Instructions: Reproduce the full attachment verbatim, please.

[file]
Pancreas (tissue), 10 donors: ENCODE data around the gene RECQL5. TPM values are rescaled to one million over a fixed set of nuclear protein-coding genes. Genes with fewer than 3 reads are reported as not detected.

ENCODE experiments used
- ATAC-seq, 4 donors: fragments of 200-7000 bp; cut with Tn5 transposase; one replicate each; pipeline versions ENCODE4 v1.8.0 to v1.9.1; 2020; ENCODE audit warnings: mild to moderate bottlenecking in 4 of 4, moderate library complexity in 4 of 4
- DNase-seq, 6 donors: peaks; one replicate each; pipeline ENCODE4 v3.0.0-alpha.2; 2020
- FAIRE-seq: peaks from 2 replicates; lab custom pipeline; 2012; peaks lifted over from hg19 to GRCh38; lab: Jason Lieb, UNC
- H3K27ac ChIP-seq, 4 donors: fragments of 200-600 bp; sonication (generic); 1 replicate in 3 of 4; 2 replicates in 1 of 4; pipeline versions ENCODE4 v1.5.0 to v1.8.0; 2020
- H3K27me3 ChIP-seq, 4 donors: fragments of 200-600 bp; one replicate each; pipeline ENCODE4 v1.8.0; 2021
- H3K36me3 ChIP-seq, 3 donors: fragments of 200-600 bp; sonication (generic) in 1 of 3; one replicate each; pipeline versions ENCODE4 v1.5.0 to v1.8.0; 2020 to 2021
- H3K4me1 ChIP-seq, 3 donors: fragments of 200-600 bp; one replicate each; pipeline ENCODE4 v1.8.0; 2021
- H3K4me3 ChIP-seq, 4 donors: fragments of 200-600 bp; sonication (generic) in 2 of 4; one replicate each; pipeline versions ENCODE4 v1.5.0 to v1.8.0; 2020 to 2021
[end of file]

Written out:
Pancreas (tissue), 10 donors: ENCODE data around the gene RECQL5. TPM values are rescaled to one million over a fixed set of nuclear protein-coding genes. Genes with fewer than 3 reads are reported as not detected.

ENCODE experiments used
- ATAC-seq, 4 donors: fragments of 200-7000 bp; cut with Tn5 transposase; one replicate each; pipeline versions ENCODE4 v1.8.0 to v1.9.1; 2020; ENCODE audit warnings: mild to moderate bottlenecking in 4 of 4, moderate library complexity in 4 of 4
- DNase-seq, 6 donors: peaks; one replicate each; pipeline ENCODE4 v3.0.0-alpha.2; 2020
- FAIRE-seq: peaks from 2 replicates; lab custom pipeline; 2012; peaks lifted over from hg19 to GRCh38; lab: Jason Lieb, UNC
- H3K27ac ChIP-seq, 4 donors: fragments of 200-600 bp; sonication (generic); 1 replicate in 3 of 4; 2 replicates in 1 of 4; pipeline versions ENCODE4 v1.5.0 to v1.8.0; 2020
- H3K27me3 ChIP-seq, 4 donors: fragments of 200-600 bp; one replicate each; pipeline ENCODE4 v1.8.0; 2021
- H3K36me3 ChIP-seq, 3 donors: fragments of 200-600 bp; sonication (generic) in 1 of 3; one replicate each; pipeline versions ENCODE4 v1.5.0 to v1.8.0; 2020 to 2021
- H3K4me1 ChIP-seq, 3 donors: fragments of 200-600 bp; one replicate each; pipeline ENCODE4 v1.8.0; 2021
- H3K4me3 ChIP-seq, 4 donors: fragments of 200-600 bp; sonication (generic) in 2 of 4; one replicate each; pipeline versions ENCODE4 v1.5.0 to v1.8.0; 2020 to 2021